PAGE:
A secretary for Britain's largest arms manufacture has been awarded more than £360,000 (€400,000) in compensation after the company lost an appeal over a "single sexist comment".
Marion Koncazk, 62, was originally awarded the sum in 2014 after she complained her manager at BAE Systems told her "women take things more emotionally than men".
The company launched an appeal and attempted to claw back some of the compensation paid to Koncazk, describing the amount as an "affront to justice".
However, three senior judges at the Court of Appeal have ruled that the former secretary is "due every penny" after the comments and eventual unfair dismissal resulted in her suffering a mental breakdown.
Koncazk originally complained to her supervisors of being "bullied and harassed, including sexually whilst working at BAE Systems on an RAF project with four other men.
However, when she made the complaint to her boss, she was told "women take things more emotionally than men whilst men tend to forget things and move on".
Speaking to the Daily Mail in April, Konczak said: "I found his comments offensive, humiliating and degrading particularly, bearing in mind that I had only minutes before expressed my concerns and been in tears in front of him."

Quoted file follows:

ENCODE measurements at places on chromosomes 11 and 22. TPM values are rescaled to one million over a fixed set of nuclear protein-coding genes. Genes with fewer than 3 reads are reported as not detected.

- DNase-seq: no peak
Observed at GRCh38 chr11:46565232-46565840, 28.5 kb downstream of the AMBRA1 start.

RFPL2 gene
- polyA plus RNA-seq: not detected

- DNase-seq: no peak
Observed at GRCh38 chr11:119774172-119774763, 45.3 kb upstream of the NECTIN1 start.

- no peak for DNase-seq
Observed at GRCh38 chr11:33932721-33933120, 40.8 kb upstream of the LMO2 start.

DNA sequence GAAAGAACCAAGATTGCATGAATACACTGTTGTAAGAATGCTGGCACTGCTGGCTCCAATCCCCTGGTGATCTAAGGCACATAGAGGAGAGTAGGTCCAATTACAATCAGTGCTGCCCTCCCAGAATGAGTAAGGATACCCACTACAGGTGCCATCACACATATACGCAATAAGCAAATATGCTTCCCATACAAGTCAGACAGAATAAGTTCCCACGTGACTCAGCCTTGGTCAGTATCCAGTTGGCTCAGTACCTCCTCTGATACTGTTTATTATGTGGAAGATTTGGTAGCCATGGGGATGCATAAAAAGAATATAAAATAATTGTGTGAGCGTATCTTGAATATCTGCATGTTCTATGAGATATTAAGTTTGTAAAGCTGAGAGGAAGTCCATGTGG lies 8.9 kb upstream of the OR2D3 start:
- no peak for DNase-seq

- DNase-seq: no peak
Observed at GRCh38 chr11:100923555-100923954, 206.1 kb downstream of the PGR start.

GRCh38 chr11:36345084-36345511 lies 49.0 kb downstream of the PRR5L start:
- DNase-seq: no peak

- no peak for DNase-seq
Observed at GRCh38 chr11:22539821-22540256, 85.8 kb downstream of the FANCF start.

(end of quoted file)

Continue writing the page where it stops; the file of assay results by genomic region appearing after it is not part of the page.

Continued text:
The comments, made in 2006, were the "final straw" for Koncazk, who then went on sick leave due to stress before being dismissed in July 2007.
She took BAE Systems to an employment tribunal, which upheld the single complaint of sexual discrimination relating the manager's comment, but rejected or made no findings of a further 15.
She was eventually awarded £360,178.60 compensation in October 2014, with the company had attempted to challenge for what they believe was "grossly excessive".
According to Thhe Sun, Tristan Jones, acting for Konczak, told the court: "The reason why Mrs Konczak has not been in work since April 2006 is that BAE discriminated against her and then, a year later, when she was fit and keen to return to work, refused to let her return, victimised her, and dismissed her unfairly."